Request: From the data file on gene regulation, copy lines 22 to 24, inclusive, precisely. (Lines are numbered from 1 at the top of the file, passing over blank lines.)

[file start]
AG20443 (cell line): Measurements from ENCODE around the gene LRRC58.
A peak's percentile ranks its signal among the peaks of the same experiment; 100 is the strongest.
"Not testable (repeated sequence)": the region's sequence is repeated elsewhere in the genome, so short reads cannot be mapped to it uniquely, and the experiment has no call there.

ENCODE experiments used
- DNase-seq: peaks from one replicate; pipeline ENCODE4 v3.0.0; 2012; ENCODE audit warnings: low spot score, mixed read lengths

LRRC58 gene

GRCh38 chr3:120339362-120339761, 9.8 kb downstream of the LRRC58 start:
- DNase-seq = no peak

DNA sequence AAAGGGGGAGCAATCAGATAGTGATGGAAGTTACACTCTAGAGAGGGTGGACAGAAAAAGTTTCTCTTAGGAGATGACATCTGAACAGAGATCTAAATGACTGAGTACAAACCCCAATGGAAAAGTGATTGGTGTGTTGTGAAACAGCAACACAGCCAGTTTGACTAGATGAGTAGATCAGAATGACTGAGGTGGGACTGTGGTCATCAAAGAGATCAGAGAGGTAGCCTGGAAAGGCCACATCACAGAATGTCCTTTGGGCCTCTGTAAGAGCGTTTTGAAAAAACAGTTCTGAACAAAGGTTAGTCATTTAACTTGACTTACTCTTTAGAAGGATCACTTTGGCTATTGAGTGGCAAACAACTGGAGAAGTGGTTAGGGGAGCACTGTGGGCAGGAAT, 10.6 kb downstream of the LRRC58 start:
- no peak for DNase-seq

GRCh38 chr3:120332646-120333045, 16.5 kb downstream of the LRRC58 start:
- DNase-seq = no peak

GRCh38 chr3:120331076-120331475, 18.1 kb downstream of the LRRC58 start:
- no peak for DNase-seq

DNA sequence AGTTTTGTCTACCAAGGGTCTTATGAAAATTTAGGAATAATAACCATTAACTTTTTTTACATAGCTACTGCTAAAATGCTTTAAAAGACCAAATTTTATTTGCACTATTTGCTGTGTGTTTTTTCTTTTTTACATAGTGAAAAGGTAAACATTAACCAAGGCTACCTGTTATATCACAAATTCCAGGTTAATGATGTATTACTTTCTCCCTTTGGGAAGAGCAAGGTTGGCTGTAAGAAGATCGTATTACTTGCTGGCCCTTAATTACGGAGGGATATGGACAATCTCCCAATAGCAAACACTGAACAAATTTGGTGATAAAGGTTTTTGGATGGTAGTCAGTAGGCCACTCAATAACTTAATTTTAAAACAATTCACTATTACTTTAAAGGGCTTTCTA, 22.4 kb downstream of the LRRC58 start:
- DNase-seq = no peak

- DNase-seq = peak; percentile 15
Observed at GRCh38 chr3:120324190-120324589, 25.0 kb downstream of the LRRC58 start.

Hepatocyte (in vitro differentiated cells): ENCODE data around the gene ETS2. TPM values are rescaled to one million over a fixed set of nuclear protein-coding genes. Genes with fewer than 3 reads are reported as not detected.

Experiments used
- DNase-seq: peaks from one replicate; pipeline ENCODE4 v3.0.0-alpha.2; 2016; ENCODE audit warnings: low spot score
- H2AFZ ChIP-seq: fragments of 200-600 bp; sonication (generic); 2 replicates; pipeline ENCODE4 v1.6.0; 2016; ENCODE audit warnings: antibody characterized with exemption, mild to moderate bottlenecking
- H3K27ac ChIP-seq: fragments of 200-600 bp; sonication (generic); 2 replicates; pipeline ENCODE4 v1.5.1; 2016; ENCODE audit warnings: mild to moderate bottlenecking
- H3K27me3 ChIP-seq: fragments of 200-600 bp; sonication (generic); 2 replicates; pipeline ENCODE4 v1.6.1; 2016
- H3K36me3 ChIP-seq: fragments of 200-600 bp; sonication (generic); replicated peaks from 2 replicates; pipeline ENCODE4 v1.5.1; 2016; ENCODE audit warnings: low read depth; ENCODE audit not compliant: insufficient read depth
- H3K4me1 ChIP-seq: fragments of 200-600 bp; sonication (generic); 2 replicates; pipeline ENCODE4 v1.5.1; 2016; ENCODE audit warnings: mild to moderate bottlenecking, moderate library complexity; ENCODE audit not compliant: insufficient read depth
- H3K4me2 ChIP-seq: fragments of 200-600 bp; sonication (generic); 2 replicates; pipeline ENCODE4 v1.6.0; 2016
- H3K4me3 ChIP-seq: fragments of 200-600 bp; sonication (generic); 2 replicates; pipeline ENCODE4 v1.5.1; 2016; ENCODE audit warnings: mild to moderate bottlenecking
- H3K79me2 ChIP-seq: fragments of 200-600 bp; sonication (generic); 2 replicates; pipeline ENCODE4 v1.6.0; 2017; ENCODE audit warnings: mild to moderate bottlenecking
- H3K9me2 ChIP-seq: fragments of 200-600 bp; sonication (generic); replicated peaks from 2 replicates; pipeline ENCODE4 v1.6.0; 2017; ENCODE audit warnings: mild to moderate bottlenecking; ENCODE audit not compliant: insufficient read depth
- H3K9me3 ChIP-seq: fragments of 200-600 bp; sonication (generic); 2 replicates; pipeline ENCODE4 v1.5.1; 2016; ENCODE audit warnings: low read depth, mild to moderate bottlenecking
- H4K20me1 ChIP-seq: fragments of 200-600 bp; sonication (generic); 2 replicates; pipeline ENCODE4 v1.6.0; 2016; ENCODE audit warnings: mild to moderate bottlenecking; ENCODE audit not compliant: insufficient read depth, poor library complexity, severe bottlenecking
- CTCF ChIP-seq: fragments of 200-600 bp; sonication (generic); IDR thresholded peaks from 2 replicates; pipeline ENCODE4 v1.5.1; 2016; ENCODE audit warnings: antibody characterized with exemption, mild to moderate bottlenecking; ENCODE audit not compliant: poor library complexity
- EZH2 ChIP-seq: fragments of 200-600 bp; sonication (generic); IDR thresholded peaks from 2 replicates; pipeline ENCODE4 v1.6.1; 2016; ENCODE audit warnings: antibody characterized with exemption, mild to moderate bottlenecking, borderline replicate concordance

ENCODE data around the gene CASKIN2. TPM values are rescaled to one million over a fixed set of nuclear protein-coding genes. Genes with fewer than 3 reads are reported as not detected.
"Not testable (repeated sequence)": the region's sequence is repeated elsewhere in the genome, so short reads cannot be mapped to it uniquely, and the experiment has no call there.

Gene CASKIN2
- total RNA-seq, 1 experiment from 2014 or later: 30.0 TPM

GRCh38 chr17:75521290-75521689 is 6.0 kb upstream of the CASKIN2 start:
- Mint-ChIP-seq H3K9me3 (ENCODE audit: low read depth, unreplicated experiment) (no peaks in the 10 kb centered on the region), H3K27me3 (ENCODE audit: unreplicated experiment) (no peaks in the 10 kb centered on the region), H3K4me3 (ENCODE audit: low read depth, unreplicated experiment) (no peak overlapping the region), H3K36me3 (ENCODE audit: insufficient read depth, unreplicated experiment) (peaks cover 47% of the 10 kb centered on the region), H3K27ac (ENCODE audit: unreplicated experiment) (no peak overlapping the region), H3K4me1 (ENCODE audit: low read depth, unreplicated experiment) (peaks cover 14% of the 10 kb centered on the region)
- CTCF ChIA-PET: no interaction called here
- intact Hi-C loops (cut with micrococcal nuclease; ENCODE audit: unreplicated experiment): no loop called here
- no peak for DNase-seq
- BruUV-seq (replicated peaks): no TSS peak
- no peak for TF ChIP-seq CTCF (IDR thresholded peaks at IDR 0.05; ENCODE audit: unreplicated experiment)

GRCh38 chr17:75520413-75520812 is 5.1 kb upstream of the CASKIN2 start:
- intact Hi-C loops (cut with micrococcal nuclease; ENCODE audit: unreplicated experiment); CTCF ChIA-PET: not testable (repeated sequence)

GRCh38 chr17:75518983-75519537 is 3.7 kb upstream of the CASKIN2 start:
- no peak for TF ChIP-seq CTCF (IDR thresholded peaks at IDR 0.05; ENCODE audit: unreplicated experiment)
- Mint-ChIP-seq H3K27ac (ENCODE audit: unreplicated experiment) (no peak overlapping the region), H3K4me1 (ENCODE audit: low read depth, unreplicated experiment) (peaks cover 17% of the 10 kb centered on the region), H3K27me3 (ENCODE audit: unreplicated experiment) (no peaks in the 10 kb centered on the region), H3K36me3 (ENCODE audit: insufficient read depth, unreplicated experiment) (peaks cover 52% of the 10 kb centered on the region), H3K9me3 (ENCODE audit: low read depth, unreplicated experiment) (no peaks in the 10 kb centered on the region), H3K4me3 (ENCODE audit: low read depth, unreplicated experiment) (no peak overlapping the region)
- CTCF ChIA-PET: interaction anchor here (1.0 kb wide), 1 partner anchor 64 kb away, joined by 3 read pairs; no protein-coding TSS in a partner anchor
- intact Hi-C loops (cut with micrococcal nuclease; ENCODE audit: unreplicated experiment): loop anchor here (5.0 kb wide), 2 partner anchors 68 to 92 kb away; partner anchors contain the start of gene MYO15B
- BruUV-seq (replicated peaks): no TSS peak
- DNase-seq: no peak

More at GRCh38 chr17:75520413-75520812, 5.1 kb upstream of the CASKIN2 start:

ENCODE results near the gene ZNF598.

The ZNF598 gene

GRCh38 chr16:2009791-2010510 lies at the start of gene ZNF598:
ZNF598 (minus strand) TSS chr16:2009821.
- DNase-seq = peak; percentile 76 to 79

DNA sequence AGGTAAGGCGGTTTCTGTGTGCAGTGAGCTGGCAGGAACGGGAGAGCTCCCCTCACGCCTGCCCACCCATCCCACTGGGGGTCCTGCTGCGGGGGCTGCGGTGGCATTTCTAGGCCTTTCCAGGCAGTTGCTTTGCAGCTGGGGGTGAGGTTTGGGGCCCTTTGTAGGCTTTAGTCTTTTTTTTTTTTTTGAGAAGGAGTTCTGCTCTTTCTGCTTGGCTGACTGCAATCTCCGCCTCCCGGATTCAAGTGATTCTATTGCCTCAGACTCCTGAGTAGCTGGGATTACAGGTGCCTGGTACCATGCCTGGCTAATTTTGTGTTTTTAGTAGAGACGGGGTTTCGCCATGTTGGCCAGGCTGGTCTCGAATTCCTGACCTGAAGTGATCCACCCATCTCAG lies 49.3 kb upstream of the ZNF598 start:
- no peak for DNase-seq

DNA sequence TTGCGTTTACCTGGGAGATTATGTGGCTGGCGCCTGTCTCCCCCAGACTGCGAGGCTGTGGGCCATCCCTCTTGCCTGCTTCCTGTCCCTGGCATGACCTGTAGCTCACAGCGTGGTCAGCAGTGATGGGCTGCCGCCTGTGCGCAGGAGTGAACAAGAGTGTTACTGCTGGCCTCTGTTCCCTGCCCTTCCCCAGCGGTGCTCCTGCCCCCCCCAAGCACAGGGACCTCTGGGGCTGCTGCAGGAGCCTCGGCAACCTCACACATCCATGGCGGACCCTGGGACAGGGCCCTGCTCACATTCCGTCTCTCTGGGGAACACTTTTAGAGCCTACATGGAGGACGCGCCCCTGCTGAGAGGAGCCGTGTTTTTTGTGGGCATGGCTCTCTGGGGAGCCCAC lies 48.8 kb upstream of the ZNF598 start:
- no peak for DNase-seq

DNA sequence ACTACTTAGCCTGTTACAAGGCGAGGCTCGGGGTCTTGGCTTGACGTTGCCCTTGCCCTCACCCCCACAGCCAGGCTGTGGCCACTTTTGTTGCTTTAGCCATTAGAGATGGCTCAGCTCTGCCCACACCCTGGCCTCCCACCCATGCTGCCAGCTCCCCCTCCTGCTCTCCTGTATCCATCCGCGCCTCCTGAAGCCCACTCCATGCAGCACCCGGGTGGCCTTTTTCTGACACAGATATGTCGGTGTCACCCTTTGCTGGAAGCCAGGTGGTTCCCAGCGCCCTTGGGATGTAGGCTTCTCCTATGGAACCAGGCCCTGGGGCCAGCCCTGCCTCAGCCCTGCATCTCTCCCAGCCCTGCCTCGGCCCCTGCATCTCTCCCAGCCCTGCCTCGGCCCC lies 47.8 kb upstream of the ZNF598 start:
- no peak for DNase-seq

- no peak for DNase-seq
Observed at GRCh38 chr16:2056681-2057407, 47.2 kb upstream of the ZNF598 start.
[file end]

- H2AFZ ChIP-seq: fragments of 200-600 bp; sonication (generic); 2 replicates; pipeline ENCODE4 v1.6.0; 2016; ENCODE audit warnings: antibody characterized with exemption, mild to moderate bottlenecking
- H3K27ac ChIP-seq: fragments of 200-600 bp; sonication (generic); 2 replicates; pipeline ENCODE4 v1.5.1; 2016; ENCODE audit warnings: mild to moderate bottlenecking
- H3K27me3 ChIP-seq: fragments of 200-600 bp; sonication (generic); 2 replicates; pipeline ENCODE4 v1.6.1; 2016